I was born in Glasgow, Scotland, in October 1963, the year Alfred Hitchcock made ‘The Birds’, the same year Martin Luther King Jr. made his ‘I have a dream’ speech and about a month before the JFK assassination (no connection I hope……)
My childhood was a safe childhood – I was raised in a small suburb on the south side of Glasgow, called Clarkston, its most famous son, Brain Robertson, who would go on to join Thin Lizzy, and known too for being the place where a terrible disaster occurred, the Clarkston disaster, in the early 1970’s – it was an anomaly, for otherwise Clarkston was, and remains, a secure place, it’s boundaries and amenities well established and clearly defined.
In my younger years I was to be blessed by momentous (well, to me anyway…) epiphanies; the first was in 1974 when I was taken, on the occasion of my brother’s 13th birthday to see ‘Tommy’, The Who’s rock opera, at the la Scala cinema in Sauchiehall Street, Glasgow. The film, and more significantly the music and lyrical content, transformed me; to this day I remain a life-long fan of the Who, and in particular the creative output of Pete Townsend. In the years succeeding, and as comfort against a schooling that I abhorred, I would continue to be consumed by music. I took up drumming, another epiphany, and I continue to play and perform, music from the generations which touched me most: the 1960’s and 1970’s. Perhaps inevitably I now play in a Who tribute band: ‘The Substitutes’ (as well as playing guitar and harmonica in another band: ‘The Purple Heart Band’, which performs and records for charity.)
After leaving school, I went to the Glasgow School of Art to study architecture, more at my father’s behest than my own (I really had no idea what I wanted to do, other than be a [Marvel] comic book artist…) – he was a civil engineer, he worked on the Baillieston Motorway Interchange and extension of the dual carriageway that runs up the western edge of Loch Lomond; of more potent significance, he was an avid reader, and both his professional and personal attributes, a gentleman like his own father, together, informed my future, both as a person and as regards my career.
Initially, I failed cataclysmically in my studies, but then, in the fourth year (of five years), the penny dropped – architecture suddenly revealed itself to me: another epiphany! I concluded my studies, and entered the profession in 1988, and from then until the mid 1990’s I hardly lifted my head from a drawing board: architecture, like music beforehand, consumed me – and it still does. The working at it, however, in commercial practice burned me out. I inadvertently drifted into teaching architecture, and since 1996, I have taught at the Department of Architecture, University of Strathclyde in Glasgow. Becoming educator, I realised, then, and at last what it was I really wanted to do; I worked initially as a design tutor, and worked my way through the ranks effectively, to become senior lecturer and ultimately the Departmental Director of Education in 2010. I must admit to feeling a degree of satisfaction to have held such a role – but my proudest moment was the receipt of a Student Union Teaching Excellence Award in 2013, initiated by the student body, because in their words: ‘his methods…tilt our perception of the world.’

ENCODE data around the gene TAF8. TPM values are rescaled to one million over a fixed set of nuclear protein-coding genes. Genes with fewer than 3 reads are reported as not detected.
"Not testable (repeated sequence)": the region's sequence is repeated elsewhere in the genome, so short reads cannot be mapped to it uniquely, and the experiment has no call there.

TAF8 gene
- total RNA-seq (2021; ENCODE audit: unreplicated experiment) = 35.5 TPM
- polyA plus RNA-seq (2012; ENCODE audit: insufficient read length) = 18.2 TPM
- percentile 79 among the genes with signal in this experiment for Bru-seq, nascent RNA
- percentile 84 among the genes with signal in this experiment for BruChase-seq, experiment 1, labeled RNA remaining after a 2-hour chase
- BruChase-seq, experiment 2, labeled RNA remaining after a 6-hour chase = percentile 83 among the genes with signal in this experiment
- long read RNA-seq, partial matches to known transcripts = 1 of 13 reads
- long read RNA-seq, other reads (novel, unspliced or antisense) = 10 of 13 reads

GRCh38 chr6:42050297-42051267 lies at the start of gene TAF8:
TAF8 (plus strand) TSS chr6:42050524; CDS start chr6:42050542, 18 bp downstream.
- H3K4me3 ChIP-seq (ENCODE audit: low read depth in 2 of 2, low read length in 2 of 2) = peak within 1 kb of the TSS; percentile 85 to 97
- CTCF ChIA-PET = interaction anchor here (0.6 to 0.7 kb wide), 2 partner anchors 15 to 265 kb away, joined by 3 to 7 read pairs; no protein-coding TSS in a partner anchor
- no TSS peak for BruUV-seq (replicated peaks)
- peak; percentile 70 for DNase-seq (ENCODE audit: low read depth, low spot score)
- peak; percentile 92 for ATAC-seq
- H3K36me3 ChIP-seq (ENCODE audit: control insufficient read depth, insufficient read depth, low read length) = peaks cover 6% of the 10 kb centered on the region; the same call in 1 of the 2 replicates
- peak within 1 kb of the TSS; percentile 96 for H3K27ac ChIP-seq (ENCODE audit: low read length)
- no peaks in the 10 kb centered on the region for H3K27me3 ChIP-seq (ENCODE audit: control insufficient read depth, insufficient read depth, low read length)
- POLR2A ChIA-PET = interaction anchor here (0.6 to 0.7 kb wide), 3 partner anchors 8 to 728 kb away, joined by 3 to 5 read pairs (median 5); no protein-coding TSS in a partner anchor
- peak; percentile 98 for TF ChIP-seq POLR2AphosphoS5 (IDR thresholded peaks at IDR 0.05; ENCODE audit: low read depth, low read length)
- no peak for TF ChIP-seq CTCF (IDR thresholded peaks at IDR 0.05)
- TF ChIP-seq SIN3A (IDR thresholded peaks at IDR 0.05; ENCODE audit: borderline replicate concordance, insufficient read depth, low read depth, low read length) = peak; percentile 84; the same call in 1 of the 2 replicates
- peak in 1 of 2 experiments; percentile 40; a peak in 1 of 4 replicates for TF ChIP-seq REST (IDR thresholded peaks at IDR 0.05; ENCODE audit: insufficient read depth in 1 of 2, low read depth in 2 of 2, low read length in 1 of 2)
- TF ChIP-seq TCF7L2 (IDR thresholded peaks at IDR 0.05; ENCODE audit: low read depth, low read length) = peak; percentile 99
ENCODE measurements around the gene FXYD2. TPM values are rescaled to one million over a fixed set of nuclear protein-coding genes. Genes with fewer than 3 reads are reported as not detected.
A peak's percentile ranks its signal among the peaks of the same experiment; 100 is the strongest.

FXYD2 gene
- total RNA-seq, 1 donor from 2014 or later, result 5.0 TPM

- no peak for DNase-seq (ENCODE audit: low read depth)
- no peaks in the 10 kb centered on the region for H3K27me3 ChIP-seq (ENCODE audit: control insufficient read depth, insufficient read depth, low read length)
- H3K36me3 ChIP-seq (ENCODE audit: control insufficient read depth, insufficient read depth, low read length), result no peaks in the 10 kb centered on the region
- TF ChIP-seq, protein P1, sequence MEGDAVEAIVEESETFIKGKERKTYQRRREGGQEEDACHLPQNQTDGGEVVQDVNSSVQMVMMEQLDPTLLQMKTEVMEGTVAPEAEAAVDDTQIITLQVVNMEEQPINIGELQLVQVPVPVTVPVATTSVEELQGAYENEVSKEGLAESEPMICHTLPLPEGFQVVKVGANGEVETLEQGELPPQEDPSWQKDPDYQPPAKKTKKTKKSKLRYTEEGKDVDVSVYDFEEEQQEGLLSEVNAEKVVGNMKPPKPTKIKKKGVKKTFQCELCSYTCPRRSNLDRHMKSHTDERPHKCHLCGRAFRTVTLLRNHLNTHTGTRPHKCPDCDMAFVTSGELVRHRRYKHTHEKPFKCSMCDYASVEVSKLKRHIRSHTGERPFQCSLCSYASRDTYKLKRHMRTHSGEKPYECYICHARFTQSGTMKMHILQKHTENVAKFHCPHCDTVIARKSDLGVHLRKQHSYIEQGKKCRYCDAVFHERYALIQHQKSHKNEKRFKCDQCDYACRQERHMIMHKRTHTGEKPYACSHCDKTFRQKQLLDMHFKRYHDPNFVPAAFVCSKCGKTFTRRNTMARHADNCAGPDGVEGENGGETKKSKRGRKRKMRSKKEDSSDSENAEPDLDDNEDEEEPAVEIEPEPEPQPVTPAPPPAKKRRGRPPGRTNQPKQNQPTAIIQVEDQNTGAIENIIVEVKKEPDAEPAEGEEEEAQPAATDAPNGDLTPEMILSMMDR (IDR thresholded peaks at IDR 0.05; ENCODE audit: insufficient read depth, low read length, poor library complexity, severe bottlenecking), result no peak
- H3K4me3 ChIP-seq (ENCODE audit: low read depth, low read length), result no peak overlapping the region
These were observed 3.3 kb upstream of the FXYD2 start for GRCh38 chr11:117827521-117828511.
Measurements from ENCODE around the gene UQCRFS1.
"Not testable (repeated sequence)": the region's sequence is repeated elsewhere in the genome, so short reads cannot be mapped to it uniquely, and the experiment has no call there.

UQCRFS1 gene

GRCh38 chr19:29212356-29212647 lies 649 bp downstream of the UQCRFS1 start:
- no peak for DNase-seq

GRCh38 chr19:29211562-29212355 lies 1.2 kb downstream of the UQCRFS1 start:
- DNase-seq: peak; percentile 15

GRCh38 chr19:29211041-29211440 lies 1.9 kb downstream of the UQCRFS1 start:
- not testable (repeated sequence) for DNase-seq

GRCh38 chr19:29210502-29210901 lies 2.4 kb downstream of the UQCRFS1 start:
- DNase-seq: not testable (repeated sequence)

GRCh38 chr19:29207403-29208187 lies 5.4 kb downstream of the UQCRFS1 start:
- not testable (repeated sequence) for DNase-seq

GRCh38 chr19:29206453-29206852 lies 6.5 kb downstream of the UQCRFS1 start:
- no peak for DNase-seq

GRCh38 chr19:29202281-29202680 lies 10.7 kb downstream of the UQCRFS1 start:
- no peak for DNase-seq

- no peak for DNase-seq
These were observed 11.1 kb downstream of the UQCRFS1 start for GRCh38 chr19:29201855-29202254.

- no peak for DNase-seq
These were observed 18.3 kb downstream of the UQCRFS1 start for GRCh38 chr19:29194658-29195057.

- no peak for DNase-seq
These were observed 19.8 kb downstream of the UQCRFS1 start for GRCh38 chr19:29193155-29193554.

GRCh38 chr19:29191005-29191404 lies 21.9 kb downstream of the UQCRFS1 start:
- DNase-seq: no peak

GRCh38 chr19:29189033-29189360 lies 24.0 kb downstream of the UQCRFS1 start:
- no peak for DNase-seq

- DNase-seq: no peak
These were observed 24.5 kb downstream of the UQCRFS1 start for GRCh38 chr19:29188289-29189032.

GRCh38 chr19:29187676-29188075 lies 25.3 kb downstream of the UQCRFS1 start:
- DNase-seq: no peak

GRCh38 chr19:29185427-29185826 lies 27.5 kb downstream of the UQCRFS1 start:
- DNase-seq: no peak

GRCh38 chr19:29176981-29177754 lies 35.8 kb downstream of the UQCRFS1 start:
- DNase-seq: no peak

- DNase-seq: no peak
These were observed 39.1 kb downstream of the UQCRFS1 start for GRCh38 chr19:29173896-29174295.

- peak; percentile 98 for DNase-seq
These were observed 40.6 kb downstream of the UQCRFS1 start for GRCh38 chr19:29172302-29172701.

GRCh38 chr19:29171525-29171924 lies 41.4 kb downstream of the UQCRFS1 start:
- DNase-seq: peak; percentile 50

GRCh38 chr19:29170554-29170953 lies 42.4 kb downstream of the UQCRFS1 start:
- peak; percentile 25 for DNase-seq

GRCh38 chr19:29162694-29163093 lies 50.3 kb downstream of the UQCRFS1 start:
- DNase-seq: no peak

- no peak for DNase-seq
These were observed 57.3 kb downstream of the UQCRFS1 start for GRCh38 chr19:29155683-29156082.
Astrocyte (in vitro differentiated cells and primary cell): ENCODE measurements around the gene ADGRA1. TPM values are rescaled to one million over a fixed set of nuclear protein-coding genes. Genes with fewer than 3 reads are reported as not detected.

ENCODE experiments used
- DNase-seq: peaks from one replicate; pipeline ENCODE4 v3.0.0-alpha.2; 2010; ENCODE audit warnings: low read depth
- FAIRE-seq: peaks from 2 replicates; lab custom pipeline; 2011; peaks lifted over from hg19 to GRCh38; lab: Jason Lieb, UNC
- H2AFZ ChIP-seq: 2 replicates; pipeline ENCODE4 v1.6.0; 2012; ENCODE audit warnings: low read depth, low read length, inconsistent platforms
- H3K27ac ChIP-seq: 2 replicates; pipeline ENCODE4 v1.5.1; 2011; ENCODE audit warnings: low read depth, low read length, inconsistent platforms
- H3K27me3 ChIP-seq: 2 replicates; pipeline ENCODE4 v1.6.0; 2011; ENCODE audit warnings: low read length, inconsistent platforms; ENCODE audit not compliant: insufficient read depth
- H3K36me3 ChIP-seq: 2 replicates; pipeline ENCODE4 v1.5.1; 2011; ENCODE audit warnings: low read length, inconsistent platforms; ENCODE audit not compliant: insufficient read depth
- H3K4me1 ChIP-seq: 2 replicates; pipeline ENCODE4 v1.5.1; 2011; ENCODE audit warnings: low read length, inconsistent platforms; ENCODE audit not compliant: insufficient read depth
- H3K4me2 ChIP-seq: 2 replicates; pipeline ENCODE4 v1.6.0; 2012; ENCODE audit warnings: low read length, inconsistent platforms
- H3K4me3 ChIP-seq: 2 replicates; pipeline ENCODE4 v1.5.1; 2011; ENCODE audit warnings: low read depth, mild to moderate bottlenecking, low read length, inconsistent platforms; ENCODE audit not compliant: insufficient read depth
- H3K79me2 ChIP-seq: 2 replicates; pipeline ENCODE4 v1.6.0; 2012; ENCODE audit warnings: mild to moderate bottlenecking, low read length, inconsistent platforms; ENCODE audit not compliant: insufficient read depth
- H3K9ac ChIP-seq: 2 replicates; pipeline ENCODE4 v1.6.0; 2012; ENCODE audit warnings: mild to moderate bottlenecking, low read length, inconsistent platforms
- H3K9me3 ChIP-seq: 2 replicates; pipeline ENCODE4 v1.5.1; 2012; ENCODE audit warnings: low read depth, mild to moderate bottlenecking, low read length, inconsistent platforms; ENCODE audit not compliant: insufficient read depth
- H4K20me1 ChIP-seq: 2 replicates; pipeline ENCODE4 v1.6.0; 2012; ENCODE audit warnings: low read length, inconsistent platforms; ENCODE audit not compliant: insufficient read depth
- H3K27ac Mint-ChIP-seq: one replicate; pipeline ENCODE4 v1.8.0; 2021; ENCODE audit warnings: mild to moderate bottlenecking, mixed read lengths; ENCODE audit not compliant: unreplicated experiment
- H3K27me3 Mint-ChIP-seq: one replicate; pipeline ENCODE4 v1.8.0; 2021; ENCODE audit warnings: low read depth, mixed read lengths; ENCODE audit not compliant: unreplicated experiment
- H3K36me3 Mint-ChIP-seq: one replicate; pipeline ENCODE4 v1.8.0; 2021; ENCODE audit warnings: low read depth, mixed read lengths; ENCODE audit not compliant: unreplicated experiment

I have no doubt that my life would have continued on a fairly steady trajectory, but then, the unforeseen intervened.
Sometime in the early noughties, I was taken ill, quite arbitrarily, with pneumonia – confined to bed, I had nothing to do, so I began to scribble down ideas for a (science fiction) novel. I am still working on it: ‘Lifetime’. It was the spark, though it took a some few years for the flame to properly ignite. I married Angela in 2002, and we had a daughter, Katie, in 2004, and a son, Christopher, in 2007 – and I began to make up stories for my children, and indeed, with them. I made my first forays into actual writing with the self publication of a compendium of children’s short stories: ‘The Beautiful Coat and Other Assorted Stories for Children’ in 2014.
I write pretty much every day – though now with new found impetus: my life turned upside down on the 27th October 2014, when Christopher passed away, suddenly and without warning. He was six, nearly seven.
Writing has since taken on a new meaning, and purpose. In 2017 I published my second book of children’s stories, very much in Christopher’s honour: ‘The Pointless Rose and Further Assorted Stories for Children’, and I am working on a third: ‘The Good Hoover and even Further Assorted Stories for Children’.
I write about the world I see about me, about how it is, and how else it might be, and try and stick to the age old adage: write about what you know. I have supplemented my fictional writing therefore with factual. Since Christopher passed away I have taken up trekking as a means for raising funds for charity (specifically the Glasgow Children’s Hospital Charity), and have completed a number of challenge treks around the world, including the Great Wall of China, the Canadian Rockies, and the Arctic. I write about these experiences, as well as about my grief, as it has become a comfort to me and perhaps to others to do so.
In many ways the tragedy which has befallen my family has motivated as much as it has disrupted. I am ever more conscious of the time we have, the limitations of that resource – this website is a result of that realisation, a medium through which I might disseminate my better intentions, as writer, photographer but especially as fundraiser and promoter of understanding regarding what it means to grieve and suffer loss.
My hope, which has been severely challenged, is simply to make the best I can from the most awful bad, and to strive towards making a future, brighter……
Thank you for reading.